And even Chris Christie has to acknowledge that, at this point, Anderson is deeply unpopular. The Newark clergy held yet another rally yesterday in opposition to Anderson and her restructuring plan, One Newark. At this point, protests against Anderson are a regular part of the life of the city: the students, the parents, the teachers, the mayor, business leaders, the school board, and the city council all want her gone.
And now we learn that even Anderson's own staff is turning against her:
Believe it or not, I think there is a point of policy to be made about this:
Most superintendents in New Jersey and around the country -- whether they run districts large or small, urban or suburban, affluent or working class -- follow a certain career trajectory. You start off as a teacher, and you work five years, at a minimum, in the classroom. Maybe you bounce around a bit, working in different buildings or even different districts.
After a while, you go to school and get an administrator's certificate, usually attached to an advanced degree. You actually study things like employment practices and school law and finance and supervision and curriculum. You get hired for your first administrative job: a curriculum supervisor, or an assistant principal. Maybe you even get your own building, but usually that's an elementary school.
You work your way up. You become the principal of a high school, one of the most difficult and demanding jobs in public service. Maybe you're a director of special services; maybe you become an assistant superintendent. Eventually, you earn the chance to run a district; usually, however, you run a smaller urban or suburban system your first time out. You develop a reputation; you build relationships with other administrators. Eventually, after years of study and work and experience, you get the big job: a large suburban district, or a city school system.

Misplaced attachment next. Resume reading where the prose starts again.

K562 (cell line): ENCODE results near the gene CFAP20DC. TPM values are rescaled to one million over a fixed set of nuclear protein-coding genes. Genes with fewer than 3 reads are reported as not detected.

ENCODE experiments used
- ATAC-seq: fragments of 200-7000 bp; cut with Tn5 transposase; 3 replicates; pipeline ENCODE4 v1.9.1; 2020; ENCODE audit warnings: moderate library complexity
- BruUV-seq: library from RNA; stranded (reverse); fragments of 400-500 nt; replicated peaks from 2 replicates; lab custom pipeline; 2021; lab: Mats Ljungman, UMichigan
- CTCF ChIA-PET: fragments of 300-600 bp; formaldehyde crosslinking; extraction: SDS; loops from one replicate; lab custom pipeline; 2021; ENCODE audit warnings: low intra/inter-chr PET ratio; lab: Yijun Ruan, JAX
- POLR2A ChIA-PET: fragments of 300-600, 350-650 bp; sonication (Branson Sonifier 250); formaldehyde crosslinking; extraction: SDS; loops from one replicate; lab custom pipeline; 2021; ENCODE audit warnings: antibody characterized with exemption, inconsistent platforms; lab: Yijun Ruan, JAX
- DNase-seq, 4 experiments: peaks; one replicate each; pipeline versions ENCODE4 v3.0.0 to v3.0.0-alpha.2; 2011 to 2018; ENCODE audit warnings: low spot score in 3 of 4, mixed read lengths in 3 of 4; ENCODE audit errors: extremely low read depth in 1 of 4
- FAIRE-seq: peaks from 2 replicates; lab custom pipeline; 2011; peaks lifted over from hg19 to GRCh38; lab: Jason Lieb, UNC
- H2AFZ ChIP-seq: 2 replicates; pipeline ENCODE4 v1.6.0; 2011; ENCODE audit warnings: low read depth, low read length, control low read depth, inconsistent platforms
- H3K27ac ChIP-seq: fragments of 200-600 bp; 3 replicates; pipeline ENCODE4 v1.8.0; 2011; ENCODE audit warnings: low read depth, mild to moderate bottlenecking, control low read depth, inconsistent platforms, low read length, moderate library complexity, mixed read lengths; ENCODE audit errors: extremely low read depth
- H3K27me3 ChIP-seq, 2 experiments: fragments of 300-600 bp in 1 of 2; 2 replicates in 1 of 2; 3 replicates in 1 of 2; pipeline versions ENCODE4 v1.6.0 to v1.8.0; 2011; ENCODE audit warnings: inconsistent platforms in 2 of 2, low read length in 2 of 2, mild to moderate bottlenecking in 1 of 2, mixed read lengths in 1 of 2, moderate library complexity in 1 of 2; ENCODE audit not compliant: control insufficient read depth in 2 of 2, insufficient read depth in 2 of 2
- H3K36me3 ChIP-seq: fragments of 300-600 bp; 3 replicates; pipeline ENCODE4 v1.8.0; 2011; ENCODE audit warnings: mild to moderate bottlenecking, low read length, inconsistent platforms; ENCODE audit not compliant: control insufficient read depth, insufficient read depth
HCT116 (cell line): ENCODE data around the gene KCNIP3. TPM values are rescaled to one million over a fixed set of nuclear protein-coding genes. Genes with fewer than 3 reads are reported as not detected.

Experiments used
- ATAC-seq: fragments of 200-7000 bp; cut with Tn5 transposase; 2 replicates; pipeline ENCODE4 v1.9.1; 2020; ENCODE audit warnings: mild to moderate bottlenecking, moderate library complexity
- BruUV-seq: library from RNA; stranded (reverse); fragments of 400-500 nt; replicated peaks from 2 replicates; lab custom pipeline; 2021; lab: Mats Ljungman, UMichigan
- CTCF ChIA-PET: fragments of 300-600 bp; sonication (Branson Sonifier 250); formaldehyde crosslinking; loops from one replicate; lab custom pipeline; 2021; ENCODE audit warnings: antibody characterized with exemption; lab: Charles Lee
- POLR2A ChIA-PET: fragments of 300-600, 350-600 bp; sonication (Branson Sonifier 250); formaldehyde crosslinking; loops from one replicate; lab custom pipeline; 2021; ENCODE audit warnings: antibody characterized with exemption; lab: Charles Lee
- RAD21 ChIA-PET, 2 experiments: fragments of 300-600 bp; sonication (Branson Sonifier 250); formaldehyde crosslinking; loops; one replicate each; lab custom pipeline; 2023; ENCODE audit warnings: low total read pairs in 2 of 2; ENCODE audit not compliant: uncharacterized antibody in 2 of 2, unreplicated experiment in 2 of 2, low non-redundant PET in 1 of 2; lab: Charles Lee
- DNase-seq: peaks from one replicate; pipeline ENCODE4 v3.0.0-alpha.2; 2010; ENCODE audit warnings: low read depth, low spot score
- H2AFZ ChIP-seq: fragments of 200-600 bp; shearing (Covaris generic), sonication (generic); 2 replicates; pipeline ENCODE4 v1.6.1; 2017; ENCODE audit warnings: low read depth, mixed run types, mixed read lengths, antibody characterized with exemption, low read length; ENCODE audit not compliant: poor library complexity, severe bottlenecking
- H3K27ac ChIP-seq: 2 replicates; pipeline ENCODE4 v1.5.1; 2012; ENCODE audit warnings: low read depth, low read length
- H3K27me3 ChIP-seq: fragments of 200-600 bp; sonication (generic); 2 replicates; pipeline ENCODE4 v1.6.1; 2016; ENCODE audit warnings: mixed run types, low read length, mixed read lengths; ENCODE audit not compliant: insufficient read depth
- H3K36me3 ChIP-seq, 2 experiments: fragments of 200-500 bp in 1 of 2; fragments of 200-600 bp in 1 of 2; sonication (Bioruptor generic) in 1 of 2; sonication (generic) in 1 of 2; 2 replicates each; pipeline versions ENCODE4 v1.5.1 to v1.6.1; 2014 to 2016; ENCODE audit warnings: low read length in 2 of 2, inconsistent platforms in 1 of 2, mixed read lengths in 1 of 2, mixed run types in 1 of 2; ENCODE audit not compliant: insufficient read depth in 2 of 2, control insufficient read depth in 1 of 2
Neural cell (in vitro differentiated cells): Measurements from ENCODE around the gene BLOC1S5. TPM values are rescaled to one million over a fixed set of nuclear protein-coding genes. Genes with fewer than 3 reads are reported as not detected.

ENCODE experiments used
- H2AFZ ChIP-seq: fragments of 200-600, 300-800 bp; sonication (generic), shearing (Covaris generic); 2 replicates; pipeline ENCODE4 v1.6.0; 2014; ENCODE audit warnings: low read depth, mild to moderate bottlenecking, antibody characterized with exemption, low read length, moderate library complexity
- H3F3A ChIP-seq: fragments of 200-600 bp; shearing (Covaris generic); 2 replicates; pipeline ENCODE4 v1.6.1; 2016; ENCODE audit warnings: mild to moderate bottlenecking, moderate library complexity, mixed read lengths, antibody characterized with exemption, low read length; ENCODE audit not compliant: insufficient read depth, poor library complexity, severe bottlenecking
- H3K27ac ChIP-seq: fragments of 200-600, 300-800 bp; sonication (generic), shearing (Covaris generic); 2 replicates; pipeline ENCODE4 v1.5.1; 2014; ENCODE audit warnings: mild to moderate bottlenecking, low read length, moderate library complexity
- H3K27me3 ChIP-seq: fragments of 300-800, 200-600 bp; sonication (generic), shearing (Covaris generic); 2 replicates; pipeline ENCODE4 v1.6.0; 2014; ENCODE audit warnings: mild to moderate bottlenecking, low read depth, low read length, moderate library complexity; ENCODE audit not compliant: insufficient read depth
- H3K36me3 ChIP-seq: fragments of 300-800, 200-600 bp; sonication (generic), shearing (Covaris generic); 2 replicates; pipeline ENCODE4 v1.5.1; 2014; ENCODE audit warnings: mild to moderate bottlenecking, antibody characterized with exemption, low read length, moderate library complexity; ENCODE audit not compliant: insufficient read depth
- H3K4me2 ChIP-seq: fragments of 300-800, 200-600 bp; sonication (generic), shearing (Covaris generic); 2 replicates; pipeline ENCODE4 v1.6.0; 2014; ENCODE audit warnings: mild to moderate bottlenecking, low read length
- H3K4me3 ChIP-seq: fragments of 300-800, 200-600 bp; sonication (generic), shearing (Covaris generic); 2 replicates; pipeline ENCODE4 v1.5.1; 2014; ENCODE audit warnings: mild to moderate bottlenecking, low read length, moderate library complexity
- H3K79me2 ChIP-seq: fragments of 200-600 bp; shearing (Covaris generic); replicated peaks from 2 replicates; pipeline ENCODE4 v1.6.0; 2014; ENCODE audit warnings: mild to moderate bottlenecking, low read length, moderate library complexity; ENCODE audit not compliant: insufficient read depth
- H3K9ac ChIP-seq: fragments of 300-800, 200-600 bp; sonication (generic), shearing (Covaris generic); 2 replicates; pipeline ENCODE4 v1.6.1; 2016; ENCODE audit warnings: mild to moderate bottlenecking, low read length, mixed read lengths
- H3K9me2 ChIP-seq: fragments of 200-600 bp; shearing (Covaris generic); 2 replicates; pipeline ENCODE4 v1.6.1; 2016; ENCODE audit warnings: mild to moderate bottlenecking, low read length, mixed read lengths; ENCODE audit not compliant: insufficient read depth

Of course, that's not always how it works; we've had superintendents -- good ones -- who've taken unusual paths to their positions. And large, urban districts in the major cities have always required an additional skill set.
But a few decades ago -- and there's a good case to be made, I believe, that David Hornbeck, a man with no practical education experience but who went on lead Philadelphia's schools, was the first instance of this -- a new era of superintendency began.
It's telling that this change in attitude toward superintendents occurred at the same time as the rise of the cult of the corporate CEO. Both are built on this same notion: "talent," not experience, is what really matters. I'll save the discussion about whether this executive celebrity worship has been good for American business (it hasn't) for another time; for now, I'd like to make the case that abandoning a paradigm of valuing experience over valuing "talent" in education leadership is wreaking havoc in our schools.
And it's hard to think of a better case of this than Cami Anderson.
The reporting on this has been spotty, but by all appearances Anderson only has two years of K-12 public school teaching experience, all through Teach For America. When you haven't been in the classroom for long, you won't understand how a school becomes part of a community; it becomes, therefore, far easier for you to conceive of closing schools than it should be.
When you haven't invested yourself into a teaching career, you can't understand how disheartening it is to have superintendents change policies and curricula like they are the flavors-of-the-month. You won't understand how demoralizing it is to be subject to an arbitrary merit pay plan. You won't see the discriminatory racial patterns that emerge in employment practices that are ostensibly race-neutral.